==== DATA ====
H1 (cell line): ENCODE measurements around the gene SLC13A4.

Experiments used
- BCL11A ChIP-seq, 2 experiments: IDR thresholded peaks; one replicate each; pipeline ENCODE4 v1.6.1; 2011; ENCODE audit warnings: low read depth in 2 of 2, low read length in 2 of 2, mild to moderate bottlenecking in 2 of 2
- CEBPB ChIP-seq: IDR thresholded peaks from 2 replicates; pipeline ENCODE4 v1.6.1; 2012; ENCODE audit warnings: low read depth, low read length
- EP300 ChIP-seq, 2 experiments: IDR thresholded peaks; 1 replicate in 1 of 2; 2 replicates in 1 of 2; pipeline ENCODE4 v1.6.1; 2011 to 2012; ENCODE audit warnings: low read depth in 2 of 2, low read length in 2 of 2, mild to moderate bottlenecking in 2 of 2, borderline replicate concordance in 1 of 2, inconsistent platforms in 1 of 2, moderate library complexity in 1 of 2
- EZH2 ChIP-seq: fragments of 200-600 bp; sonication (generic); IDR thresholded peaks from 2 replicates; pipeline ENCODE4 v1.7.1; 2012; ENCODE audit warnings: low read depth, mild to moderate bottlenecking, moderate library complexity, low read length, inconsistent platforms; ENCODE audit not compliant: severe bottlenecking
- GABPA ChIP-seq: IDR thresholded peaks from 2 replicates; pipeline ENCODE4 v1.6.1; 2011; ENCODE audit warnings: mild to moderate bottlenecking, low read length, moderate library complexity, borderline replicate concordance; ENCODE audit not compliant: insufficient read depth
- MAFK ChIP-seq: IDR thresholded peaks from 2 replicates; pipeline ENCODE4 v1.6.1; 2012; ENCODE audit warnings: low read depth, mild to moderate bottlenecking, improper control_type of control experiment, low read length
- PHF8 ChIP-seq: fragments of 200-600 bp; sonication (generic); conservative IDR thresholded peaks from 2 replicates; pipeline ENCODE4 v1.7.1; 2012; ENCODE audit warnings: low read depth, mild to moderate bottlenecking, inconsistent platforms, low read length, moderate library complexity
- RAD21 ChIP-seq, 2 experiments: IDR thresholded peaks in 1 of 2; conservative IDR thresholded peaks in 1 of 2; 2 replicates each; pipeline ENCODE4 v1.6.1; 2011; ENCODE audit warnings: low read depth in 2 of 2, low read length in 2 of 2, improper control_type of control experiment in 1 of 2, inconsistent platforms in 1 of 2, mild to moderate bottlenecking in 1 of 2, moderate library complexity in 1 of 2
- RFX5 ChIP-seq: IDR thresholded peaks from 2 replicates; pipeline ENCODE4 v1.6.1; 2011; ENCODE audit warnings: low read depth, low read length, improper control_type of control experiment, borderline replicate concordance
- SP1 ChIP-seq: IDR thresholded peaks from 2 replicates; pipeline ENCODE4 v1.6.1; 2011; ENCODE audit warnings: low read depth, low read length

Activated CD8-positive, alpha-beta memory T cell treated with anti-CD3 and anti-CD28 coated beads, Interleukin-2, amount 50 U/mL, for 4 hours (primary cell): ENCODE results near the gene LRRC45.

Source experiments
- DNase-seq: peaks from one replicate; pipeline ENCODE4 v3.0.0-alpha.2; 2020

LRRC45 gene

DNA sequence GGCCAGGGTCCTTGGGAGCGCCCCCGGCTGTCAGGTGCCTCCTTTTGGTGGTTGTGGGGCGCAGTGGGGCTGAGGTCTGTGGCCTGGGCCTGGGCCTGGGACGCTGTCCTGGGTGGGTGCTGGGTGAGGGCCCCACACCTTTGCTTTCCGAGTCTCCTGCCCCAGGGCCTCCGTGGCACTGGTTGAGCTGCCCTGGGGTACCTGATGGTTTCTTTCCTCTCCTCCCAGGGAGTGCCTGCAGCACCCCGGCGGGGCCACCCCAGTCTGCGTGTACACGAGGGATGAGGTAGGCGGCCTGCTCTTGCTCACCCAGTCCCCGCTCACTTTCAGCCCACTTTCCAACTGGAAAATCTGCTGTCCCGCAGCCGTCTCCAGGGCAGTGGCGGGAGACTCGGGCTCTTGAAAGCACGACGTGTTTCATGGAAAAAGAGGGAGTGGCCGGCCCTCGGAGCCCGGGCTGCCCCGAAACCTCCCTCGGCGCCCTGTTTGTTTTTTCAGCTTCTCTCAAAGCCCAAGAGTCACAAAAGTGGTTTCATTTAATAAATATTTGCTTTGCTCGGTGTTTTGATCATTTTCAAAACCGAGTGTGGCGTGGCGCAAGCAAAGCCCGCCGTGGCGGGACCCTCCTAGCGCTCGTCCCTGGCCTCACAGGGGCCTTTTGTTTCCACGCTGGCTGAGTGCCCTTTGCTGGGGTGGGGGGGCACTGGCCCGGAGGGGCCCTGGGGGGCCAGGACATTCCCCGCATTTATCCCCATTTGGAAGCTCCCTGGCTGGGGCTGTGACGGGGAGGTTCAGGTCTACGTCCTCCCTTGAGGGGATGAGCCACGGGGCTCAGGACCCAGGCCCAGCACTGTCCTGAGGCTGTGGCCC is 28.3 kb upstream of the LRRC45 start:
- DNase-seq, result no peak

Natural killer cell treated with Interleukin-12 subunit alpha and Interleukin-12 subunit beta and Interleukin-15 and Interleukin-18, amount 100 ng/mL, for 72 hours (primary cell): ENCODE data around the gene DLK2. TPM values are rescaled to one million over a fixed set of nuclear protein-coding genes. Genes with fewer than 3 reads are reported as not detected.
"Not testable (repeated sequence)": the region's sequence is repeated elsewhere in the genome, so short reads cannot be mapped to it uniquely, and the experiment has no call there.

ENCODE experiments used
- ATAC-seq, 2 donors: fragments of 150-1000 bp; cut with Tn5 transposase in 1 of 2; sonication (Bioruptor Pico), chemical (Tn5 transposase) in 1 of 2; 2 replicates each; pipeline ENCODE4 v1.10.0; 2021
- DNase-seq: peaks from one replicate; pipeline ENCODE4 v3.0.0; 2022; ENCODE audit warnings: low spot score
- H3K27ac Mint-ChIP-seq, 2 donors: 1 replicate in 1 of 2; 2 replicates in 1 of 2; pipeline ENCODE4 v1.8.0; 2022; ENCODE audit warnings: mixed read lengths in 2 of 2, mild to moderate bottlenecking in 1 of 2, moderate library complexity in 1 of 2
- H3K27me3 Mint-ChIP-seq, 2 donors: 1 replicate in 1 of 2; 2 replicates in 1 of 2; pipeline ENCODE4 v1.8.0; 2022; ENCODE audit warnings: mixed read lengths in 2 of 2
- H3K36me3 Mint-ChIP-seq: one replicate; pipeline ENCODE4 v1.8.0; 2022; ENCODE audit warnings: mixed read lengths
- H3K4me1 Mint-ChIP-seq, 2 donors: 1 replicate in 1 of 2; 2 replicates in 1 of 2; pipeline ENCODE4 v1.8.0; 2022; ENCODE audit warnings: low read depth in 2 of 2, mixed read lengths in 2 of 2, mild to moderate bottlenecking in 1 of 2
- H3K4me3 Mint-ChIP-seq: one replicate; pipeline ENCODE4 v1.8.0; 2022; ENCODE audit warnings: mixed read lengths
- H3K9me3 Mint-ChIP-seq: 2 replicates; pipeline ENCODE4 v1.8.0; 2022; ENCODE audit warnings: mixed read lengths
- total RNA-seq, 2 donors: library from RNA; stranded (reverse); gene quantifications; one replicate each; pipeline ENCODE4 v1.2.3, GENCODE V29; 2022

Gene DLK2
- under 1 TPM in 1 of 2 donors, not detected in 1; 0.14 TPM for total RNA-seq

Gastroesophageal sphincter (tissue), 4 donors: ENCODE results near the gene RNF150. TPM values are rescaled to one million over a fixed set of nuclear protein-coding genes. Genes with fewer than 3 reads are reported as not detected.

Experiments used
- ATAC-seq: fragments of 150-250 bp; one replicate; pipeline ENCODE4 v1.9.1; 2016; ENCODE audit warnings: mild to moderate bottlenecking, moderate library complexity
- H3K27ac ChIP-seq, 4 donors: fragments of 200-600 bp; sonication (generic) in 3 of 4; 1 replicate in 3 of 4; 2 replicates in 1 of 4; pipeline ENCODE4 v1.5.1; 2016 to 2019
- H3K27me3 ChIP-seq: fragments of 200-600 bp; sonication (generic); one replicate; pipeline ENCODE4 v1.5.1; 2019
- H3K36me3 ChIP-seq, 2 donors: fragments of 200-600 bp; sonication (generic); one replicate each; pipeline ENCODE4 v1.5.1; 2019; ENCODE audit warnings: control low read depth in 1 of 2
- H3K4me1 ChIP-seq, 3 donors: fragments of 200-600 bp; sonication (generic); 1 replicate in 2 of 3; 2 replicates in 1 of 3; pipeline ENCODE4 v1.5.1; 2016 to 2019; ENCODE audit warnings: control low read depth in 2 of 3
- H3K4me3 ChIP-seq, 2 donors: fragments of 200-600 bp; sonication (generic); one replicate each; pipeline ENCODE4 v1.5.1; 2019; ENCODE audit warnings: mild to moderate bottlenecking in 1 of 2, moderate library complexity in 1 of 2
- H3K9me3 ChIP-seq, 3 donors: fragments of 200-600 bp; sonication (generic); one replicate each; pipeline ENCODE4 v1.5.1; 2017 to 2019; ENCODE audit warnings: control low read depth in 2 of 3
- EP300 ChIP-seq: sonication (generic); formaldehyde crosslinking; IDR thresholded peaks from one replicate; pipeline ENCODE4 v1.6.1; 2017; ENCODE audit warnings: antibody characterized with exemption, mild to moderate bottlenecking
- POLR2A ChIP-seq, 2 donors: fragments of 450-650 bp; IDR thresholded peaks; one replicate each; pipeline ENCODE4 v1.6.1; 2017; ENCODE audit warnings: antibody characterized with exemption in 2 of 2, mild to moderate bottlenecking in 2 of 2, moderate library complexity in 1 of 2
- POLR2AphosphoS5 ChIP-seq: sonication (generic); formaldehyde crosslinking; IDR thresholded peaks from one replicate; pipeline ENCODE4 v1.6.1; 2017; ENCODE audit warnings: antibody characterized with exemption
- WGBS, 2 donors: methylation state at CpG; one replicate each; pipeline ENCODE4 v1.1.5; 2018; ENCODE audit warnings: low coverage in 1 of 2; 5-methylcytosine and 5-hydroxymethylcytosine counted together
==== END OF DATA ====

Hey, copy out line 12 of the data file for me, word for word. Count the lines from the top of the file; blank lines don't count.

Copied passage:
- SP1 ChIP-seq: IDR thresholded peaks from 2 replicates; pipeline ENCODE4 v1.6.1; 2011; ENCODE audit warnings: low read depth, low read length